Thursday, 26 September 2013

Review: The Water Here is Never Blue: Intrigue and Lies from an Uncommon Childhood a Memoir by Shelagh Plunkett

In the 1970s, Shelagh Plunkett, a teenage girl from Vancouver, travels with her middle-class family to Guyana and Indonesia, where her father, a civil engineer, has been posted to help with those countries’ water systems. On the surface, she lives a protected life, attending girls’ schools run by nuns and surrounded by household staff. But there is also a fearlessness and recklessness in the girl—a hotel tryst at fifteen, swimming with piranhas, and cavorting with monkeys.

The secrecy and double life of this teenager in a foreign land is paralleled by the mysterious comings and goings of her beloved but distant father. Guyana is nationalizing Canada’s bauxite mines, and Indonesians are slaughtering East Timorese a few miles away. Why is their phone tapped, why do they always have to have a suitcase packed, and why is her father working on a water project on a parched island? In The Water Here Is Never Blue, an adolescent comes of age and is indelibly marked by her years abroad. But it is the adult narrator who ultimately struggles with the truth of who her father  was.

Hardcover, 304 pages
Published August 20th 2013 by Viking Canada 
Genre: Memoir/non fiction/ travel

Kristine's Review: 
What did I think of this book? Interesting might be a good word but I'm unsure if that says enough. Plunkett has an amazing and powerfully descriptive way with words that makes you feel like you are there. In the way she describes both Guyana and Indonesia I could vividly see and feel the things she was writing about.
Plunkett's teenage years were definitely unique and I enjoyed reading about what she experienced and how she adapted in these two places that were relatively unknown at the time. I found that her thought process at that age was quite mature but perhaps that could be because of her adult perspective as the narrator. It is most definitely a coming of age story.
 I enjoy reading about different places and not knowing much about Guyana and Indonesia made it all that more interesting. Having said that, this book is not for everyone. If you do not enjoy memoirs this is not the book for you. As much as I did enjoy this book I did struggle a tiny bit getting into it. In my opinion you are better off to skip the prologue because it highlights some of the things that are told in the story and makes you feel like you are reading it twice. On the other hand I very much enjoyed the epilogue where she talks about what has happened in these two places since the time she lived there and reflects back on her beloved father.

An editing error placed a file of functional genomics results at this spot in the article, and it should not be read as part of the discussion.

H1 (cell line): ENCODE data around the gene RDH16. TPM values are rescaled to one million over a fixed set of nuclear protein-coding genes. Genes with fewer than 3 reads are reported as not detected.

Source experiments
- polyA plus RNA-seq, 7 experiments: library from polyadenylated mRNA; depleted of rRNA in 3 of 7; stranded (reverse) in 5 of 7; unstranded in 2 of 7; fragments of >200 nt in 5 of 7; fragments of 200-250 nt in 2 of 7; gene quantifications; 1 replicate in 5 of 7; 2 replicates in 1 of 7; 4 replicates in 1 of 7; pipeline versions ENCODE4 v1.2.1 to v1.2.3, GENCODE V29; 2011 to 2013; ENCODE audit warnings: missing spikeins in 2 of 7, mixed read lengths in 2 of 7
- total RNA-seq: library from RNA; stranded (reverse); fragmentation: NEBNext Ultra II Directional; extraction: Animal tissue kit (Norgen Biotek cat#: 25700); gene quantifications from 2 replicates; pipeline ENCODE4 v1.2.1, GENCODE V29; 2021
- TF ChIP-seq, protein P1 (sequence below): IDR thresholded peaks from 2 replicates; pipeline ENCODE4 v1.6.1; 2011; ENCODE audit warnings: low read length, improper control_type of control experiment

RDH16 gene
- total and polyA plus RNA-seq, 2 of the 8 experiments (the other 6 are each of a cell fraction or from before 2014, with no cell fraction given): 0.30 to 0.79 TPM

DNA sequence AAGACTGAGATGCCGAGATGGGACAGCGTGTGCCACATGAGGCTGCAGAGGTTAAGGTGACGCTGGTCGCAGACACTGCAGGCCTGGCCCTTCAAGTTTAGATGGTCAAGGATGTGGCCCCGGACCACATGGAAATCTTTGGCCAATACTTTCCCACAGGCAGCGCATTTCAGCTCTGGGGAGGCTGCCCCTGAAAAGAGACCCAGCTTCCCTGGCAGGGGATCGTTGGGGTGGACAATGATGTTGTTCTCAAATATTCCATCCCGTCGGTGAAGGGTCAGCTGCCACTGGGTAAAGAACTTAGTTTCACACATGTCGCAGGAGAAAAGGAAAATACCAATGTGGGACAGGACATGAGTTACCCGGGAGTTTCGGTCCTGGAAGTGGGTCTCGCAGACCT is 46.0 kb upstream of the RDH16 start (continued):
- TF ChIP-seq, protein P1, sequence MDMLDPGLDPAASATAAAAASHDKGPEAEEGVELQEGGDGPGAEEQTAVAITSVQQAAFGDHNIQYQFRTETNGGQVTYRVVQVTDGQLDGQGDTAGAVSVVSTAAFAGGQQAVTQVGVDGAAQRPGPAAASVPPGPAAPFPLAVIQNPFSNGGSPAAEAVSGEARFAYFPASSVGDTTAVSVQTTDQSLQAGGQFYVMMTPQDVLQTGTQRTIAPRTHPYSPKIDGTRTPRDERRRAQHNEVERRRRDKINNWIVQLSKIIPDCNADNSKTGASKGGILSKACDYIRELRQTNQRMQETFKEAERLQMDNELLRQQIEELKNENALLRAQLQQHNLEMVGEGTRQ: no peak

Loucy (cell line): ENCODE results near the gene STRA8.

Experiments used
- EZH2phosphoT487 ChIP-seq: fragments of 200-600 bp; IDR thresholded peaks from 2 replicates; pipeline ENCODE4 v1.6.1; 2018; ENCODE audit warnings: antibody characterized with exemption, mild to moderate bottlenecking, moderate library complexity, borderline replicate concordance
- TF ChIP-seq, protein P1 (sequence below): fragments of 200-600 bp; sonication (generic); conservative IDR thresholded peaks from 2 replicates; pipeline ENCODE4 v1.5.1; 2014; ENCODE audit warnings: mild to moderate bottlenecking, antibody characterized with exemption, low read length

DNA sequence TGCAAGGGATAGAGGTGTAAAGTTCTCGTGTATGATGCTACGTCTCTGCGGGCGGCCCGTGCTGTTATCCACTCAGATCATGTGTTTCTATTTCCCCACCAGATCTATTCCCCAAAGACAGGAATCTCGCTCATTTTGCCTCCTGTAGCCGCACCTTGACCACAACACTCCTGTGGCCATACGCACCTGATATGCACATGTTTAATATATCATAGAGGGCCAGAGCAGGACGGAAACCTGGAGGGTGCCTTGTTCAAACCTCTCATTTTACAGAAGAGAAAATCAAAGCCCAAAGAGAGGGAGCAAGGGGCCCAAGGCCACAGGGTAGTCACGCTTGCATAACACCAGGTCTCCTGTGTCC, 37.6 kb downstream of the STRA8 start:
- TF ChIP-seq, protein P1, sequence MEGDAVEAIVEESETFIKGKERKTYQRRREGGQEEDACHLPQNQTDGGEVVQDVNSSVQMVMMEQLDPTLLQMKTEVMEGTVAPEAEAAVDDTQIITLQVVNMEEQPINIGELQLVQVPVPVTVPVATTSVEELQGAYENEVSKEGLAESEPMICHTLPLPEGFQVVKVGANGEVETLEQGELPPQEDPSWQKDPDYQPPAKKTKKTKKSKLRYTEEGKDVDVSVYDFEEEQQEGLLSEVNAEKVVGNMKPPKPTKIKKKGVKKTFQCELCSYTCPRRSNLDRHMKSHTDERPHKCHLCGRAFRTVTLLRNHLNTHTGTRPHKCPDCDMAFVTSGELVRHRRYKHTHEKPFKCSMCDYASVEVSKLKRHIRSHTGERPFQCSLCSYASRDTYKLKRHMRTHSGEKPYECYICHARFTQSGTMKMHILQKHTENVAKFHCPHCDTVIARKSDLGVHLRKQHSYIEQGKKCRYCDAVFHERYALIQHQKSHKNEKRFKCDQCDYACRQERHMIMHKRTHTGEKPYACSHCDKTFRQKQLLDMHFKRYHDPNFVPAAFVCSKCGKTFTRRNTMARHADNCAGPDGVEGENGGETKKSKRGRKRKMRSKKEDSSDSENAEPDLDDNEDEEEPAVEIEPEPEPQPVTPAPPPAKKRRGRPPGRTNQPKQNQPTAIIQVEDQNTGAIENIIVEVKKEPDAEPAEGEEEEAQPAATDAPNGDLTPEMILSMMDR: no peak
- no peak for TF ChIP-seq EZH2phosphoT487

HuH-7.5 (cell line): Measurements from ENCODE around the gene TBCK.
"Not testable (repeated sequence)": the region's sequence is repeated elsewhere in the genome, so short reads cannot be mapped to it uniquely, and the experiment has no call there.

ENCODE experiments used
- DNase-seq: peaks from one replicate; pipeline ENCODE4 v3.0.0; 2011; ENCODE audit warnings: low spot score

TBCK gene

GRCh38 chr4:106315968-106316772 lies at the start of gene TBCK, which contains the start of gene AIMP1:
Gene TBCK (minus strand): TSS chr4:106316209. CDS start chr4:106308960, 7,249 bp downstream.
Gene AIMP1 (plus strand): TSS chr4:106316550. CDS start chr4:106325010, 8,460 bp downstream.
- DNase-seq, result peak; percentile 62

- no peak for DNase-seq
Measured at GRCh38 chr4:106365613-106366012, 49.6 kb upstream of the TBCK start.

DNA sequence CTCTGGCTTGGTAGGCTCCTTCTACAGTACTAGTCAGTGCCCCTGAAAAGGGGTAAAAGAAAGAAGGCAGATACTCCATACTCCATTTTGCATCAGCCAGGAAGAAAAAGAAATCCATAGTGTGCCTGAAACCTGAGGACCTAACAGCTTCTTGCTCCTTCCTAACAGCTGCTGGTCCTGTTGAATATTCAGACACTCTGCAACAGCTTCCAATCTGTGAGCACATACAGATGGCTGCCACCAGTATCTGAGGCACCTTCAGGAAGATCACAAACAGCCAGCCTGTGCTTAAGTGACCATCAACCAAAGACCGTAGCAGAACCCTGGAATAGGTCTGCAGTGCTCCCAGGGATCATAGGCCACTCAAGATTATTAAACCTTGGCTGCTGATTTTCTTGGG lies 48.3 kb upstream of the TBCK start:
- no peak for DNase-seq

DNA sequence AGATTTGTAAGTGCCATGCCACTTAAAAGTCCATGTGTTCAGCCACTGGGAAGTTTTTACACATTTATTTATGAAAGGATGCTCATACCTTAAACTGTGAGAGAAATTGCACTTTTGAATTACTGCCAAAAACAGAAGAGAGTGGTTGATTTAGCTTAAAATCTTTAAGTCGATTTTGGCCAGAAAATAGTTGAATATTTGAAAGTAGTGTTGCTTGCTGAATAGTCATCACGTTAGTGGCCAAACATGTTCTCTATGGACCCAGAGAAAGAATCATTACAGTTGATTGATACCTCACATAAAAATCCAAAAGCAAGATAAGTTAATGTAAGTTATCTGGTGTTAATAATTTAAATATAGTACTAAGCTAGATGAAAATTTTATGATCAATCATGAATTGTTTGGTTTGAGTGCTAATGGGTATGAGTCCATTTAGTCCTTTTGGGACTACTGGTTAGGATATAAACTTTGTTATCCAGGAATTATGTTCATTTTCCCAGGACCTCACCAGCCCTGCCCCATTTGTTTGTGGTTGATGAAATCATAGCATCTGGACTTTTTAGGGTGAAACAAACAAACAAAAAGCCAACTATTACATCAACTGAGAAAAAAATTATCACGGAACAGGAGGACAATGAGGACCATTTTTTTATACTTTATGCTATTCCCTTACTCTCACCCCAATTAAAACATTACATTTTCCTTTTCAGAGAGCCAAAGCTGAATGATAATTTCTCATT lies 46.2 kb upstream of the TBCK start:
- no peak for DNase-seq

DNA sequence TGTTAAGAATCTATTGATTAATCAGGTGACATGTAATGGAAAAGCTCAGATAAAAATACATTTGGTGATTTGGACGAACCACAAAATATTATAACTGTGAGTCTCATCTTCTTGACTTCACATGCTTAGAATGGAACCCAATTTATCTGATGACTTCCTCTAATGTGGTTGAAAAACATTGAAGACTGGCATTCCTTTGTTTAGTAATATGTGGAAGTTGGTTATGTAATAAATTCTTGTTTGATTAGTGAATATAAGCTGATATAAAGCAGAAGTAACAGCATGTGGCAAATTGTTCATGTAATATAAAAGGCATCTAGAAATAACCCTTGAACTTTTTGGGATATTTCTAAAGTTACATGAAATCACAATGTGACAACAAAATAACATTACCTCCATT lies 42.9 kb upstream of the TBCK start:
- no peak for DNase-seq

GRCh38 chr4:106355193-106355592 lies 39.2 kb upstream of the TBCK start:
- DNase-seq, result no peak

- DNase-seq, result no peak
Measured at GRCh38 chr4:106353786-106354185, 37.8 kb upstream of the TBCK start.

As the only blond haired, blue eyed girl (along with her sister) in two very different countries makes for a very different teenage experience and a very unique read!

About the author

Shelagh Plunkett is an award-winning writer and journalist. Her work includes literary non-fiction, fiction, travel writing and arts reportage. She has been published in various Canadian and U.S. journals including The Walrus, enRoute Magazine, Geist Magazine, the Globe and Mail and the Vancouver Sun. In 2007 she won a first in the CBC Literary Awards for creative non-fiction.
 Shelagh currently lives in Montréal, but grew up on the west coast of Canada, in Guyana and on Timor, Indonesia.


Connect with Shelagh Plunkett online  
twitter- @shelaghplunkett 

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